Several years ago, on a solo trek in northern India, I was joined by an eight-year-old boy wearing a tattered red vest. He startled me with a phrase in perfect English:
"Excuse me, sir, but what is your hobby?"
Startled, I stammered a brief but no doubt incomprehensible reply about astrophotography. The lad took my gibberish in stride.
"Very good," he recited handily. "Mine is coin collecting. I collect coins of every country. Please, sir, you will give me a coin of your country. Any coin of your country. I want a coin of your country. You will give it to me NOW...."
This ingenious gambit was but a new angle on what has become one of the most common and frustrating dilemmas faced by travelers. Children (of all ages) in India, Nepal and Tibet — as well as Africa and the Americas — have come to see begging as a lucrative and entertaining form of trick-or-treat. Nor are their demands limited to cash. Returning tourists tell of being hounded for color film, batteries, even Motrin. Young porters in Nepal's Helambu region have been caught soliciting AA batteries for their Sony Walkmans; it's only a matter of time before trekkers into that ethereal realm are assailed by schoolchildren beggaring phone cards, MP3 diskettes and Nintendo cartridges.
(In Hindu and Buddhist cultures, of course, begging for alms is a well-established custom. It supports pilgrims and monks while giving lay persons an opportunity to practice generosity. Such spiritual mendicants, however, are easily distinguished from four-year-old urchins who cling to your shins and allow themselves to be dragged along for three miles.)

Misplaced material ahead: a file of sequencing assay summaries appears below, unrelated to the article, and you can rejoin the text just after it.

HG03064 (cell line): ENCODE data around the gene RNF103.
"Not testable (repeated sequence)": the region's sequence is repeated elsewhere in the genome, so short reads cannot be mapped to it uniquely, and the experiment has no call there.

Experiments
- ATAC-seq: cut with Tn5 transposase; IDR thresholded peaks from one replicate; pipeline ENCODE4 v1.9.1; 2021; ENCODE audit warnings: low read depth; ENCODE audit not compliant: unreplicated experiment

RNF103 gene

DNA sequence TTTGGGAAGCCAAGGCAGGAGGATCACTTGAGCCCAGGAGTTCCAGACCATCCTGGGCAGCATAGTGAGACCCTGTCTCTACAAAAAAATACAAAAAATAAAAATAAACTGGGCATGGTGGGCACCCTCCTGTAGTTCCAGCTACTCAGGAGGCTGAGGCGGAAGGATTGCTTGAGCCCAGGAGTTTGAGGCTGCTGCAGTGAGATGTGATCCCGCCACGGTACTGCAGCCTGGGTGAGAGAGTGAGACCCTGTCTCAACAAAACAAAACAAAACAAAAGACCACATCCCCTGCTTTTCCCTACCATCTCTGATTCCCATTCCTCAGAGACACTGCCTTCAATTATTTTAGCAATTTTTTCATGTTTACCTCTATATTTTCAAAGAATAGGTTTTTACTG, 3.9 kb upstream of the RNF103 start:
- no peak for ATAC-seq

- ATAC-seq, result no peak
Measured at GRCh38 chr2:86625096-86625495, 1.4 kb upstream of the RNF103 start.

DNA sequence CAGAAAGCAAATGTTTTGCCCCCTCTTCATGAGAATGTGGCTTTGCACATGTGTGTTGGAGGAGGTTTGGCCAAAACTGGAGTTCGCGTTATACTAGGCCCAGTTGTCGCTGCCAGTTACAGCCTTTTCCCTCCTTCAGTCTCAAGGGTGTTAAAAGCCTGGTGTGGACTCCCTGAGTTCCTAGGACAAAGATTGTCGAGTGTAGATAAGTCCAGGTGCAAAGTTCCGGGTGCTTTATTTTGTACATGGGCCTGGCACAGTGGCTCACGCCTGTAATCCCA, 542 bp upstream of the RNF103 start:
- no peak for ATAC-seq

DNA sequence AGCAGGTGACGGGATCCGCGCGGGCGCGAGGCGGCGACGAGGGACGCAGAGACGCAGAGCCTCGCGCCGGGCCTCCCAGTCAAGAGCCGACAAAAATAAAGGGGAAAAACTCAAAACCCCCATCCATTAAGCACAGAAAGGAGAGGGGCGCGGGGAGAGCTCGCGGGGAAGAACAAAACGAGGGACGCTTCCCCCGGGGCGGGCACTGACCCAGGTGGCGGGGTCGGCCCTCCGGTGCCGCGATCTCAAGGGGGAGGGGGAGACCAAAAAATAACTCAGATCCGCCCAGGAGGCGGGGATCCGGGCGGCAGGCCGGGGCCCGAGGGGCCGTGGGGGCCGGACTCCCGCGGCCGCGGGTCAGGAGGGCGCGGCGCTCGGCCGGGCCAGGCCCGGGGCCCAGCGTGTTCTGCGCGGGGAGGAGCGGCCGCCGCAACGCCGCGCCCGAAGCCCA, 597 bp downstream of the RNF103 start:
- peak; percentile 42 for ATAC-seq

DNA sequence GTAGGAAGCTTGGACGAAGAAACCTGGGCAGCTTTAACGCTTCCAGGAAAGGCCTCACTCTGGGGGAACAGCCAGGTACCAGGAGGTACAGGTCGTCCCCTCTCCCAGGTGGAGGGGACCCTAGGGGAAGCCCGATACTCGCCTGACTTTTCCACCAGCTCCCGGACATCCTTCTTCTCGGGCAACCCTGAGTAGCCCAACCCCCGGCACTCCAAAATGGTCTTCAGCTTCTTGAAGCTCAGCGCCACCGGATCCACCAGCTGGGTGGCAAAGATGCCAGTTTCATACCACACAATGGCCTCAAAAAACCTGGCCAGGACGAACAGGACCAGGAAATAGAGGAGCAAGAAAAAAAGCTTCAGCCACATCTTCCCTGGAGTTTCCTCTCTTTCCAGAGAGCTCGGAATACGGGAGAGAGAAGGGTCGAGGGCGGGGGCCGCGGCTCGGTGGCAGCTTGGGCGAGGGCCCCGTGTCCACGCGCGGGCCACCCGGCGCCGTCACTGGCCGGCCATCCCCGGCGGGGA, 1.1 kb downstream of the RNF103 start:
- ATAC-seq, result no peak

There's a kind of chicken-and-egg question about begging and giving on Third World trails. Which came first? Some people argue that impoverished locals, confronted by invading hordes of affluent tourists, were the first offenders. This makes little sense. People are unlikely to demand something they have never received before — and expectations of winning coins, candies or "school pens" from transient strangers were not conjured up by children in remote villages.
The problem started, more likely, with the first tourists and trekkers to visit these hamlets. Surrounded by raggedy children, and lacking any other means of explaining themselves, they began doling out money and sweets. Such behavior turns kids into beggars faster than you can say "one rupee" — as future travelers to those regions soon discovered. Even a used Bic is a rich prize to a kid whose parents make forty cents a day. In no time at all, anyone wearing rip-stop nylon became a potential mark.